Day of prep: Preheat oven to 375¬į. Instead of using a rack, I used the vegetables to elevate the slab from the bottom of the baking sheet. I halved the onions, cut the carrots in 2-inch pieces and left the skin on the garlic cloves. I spread all of these, including more rosemary and the ginger slivers,¬†on an aluminium lined sheet, I was thinking ahead to the cleaning stage.

Remove the pork belly from the fridge and rinse under cool water. Pat dry and lay it over the vegetables. Place it in the preheated oven and forget about it! After about 30 minutes, you’ll notice that the skin begins to develop bubbles.

I roasted this one for about 1-1/2 hours, before turning up the heat to 475¬į to crisp the rind. I allowed it to cook at this temperature for another 15 minutes or so, or until the skin was nicely golden brown. Remove from the oven and allow it to rest for about 15 minutes before slicing.

Slice and see if you’re able to stay out of this. Oh my. I want more!

GET IN MY BELLY! It’s like bacon on steroids!

Cookingly yours,
Anamaris

Spareribs with Tamarind Glaze

I love tamarind. In Panama we make a drink with it, this isn’t exclusive to my little country, of course. We also process the pulp, mix it with brown sugar and¬† make it into balls that are then dipped in sugar and sold. It is an incredibly good snack, just thinking about it¬†is making my mouth water.

Speaking of tamarind balls…, when I had just moved to Houston, I had probably been there for a little over a year, I was yearning for Panamanian treats. I used to go to a little store called La Michoacana, it was (is) a primarily Mexican store, but it was the only place I could find ‘some’ of the products and produce I needed for home-cooking.

On one of my visits to the store, I noticed they were selling tamarind balls. Oh Joy!!! I was so excited. A little piece of home…, or so I thought. I got back in my car, heading home after picking up all the essentials, unwrapped the little ball and took a nice, healthy bite of it. . . I almost threw up! They like the tamarind balls in Mexico too, but like many of their treats, they add chili peppers to it. Totally ruining that fix for me, just be happy you weren’t in the car with me that day. I sounded like a sailor.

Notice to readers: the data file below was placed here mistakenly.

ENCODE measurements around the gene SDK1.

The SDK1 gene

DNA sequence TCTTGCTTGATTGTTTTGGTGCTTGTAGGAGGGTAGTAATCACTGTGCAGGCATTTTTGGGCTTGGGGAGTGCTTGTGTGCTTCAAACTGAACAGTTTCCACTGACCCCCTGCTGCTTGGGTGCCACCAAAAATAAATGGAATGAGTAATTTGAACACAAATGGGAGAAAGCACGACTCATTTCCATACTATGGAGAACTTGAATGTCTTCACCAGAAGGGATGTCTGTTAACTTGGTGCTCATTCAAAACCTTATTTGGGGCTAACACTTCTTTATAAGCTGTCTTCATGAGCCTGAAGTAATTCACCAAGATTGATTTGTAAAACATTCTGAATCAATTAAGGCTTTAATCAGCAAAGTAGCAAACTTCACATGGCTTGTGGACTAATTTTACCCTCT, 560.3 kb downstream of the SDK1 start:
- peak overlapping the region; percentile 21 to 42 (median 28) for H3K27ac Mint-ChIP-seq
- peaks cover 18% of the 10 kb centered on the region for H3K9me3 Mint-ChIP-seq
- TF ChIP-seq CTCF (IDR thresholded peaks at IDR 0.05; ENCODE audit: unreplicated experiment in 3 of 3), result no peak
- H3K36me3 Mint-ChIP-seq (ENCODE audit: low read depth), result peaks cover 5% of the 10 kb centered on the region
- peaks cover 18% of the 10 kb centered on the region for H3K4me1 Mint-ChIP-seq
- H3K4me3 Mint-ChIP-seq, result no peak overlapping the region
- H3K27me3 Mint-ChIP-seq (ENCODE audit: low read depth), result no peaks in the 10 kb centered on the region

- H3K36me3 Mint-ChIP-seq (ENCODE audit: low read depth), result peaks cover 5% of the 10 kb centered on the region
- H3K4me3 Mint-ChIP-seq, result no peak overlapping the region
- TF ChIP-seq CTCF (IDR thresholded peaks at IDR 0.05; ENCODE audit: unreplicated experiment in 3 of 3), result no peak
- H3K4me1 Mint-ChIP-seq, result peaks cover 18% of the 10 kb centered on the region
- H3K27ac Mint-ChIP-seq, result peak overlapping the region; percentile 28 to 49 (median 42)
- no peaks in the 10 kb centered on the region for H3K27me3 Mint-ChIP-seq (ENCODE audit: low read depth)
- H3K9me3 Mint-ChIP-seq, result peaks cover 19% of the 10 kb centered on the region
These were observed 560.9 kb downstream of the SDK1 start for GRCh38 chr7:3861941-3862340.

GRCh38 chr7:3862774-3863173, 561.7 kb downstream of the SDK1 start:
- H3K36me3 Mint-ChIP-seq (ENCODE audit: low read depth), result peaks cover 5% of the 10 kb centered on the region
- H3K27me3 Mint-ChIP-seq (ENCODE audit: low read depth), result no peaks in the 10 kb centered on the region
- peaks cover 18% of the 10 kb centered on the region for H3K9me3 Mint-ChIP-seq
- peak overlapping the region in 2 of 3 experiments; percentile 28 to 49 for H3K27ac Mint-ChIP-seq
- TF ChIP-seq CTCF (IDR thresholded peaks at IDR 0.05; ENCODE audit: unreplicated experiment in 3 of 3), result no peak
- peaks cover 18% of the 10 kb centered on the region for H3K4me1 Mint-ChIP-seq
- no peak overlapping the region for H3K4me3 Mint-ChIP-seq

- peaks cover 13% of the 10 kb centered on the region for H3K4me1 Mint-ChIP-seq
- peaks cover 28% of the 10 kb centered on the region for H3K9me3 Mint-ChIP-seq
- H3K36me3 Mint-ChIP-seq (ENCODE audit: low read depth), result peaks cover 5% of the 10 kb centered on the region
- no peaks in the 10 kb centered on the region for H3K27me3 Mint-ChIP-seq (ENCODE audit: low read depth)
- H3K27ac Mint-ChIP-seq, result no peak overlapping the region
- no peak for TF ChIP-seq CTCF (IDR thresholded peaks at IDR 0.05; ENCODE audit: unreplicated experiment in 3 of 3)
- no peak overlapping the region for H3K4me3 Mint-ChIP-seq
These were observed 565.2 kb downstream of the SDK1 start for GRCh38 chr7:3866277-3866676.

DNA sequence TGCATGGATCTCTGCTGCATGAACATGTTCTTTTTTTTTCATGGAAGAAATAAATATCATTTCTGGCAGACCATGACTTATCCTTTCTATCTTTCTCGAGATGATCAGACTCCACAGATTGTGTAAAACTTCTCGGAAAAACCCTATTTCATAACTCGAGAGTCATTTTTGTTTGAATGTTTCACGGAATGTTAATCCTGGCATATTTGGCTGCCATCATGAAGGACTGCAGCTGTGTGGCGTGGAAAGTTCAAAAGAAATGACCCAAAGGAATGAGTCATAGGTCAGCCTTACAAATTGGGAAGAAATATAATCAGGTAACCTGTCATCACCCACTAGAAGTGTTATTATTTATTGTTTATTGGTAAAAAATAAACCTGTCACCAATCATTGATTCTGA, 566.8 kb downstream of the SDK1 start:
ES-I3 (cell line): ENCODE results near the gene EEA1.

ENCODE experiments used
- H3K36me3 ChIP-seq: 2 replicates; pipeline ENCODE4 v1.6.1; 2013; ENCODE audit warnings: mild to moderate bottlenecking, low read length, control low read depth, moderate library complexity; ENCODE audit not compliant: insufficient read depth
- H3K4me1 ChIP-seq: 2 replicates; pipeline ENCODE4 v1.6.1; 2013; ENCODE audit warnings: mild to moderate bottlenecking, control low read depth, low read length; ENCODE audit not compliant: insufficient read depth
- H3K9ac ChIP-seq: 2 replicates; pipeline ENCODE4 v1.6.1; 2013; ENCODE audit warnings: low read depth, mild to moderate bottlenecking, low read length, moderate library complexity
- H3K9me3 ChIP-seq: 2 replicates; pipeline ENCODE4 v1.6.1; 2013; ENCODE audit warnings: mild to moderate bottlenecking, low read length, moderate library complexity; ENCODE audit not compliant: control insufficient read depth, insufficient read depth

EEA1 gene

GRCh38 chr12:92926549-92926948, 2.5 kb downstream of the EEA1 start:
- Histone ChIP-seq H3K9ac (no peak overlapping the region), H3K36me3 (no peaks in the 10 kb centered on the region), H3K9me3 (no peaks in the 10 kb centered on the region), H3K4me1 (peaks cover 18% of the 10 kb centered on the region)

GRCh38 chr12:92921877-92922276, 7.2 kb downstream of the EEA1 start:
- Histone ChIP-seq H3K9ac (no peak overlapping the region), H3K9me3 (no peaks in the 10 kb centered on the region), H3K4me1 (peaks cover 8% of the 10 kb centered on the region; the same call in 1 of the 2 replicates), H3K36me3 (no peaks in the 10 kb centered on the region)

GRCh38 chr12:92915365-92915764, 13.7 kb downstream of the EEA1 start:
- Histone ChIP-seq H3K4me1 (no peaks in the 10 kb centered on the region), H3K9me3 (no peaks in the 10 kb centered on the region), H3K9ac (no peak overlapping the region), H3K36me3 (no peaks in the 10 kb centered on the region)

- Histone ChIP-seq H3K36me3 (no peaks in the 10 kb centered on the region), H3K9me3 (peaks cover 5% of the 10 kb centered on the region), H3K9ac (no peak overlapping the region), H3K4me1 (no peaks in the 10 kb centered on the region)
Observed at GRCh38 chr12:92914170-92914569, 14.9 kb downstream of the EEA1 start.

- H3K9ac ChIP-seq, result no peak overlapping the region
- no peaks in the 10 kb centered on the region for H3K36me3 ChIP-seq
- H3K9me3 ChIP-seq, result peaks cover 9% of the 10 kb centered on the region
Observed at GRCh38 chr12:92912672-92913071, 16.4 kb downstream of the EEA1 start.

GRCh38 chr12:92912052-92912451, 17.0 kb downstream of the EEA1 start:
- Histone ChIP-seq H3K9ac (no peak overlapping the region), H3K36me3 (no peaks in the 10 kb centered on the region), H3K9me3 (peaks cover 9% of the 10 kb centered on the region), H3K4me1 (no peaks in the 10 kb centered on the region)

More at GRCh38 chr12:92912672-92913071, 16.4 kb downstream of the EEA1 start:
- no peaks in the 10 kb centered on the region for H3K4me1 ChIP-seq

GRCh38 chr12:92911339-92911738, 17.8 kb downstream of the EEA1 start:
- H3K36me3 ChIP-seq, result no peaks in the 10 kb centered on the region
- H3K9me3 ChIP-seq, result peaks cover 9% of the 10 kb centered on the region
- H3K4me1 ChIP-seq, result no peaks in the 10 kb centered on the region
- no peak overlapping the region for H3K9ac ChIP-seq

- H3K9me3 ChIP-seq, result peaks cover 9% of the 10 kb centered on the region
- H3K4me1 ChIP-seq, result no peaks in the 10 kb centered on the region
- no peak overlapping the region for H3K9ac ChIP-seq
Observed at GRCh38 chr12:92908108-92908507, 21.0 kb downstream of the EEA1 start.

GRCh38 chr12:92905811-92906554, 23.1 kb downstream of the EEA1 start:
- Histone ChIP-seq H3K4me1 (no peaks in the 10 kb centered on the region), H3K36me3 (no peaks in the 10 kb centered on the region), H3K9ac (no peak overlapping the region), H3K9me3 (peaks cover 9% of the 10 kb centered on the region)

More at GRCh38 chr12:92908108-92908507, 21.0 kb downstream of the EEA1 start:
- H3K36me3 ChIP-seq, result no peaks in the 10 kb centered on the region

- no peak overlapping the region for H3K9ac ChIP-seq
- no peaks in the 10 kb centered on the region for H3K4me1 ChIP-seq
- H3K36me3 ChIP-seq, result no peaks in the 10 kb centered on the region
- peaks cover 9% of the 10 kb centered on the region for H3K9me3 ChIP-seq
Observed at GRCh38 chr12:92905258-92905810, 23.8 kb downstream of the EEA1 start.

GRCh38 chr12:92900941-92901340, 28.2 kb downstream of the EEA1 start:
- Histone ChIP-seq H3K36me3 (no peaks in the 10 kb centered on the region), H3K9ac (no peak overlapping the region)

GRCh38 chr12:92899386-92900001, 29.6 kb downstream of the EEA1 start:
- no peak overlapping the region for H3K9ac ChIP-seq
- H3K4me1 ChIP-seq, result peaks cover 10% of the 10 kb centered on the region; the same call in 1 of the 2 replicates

In any case, I’ve had some tamarind pulp sitting in the pantry for a few weeks now, planning to get to it. The wait is over. I decided to cook with it, instead of limiting it to sweeter applications. These pork spareribs¬†turned out finger-licking OHMYGAWD¬†good! I recommend you plan ahead for these so you can marinate the ribs as I did.

Day Before Prep:

Dilute the tamarind paste in water. I used about 1/2 cp of the pulp and diluted it in about 3 cps of hot water. Let it sit there for a bit to help the pulp separate from the seeds. Once the water has cooled, strain it and use a spoon to help remove more of the pulp from the seeds. Discard the seeds and reserve the concentrated juice.

For the marinade:

In a bowl or large ziploc bag combine
1 cp tamarind concentrate
2 tsp sea salt
1 tsp black pepper
1 tsp habanero paste (or habanero hot sauce)
2 tsp curry powder
1 tbsp honey
3 tbsp fresh ginger, slivered
2 tsp garlic paste (crushed garlic)

Mix all these ingredients well, then add the pork spareribs. For the recipe I used about 3 lbs. of bone-in pork spareribs. Make sure all the ribs are coated and refrigerate at least 12 hours, preferably overnight. Turn the ribs a couple of times to make sure they all soak up the marinade.

Day of – Cooking:

Preheat oven to 325¬į. Line a baking sheet with foil paper and lay out the ribs in a single layer. Make sure to remove any chunks of ginger you see. Cover with foil and bake the ribs for 1-1/2 hours.

In the meantime, prepare the glaze. Once the ribs have cooked for the first 90 minutes, remove from the oven and drain and reserve the liquid. Return them to the oven uncovered.

Tamarind Glaze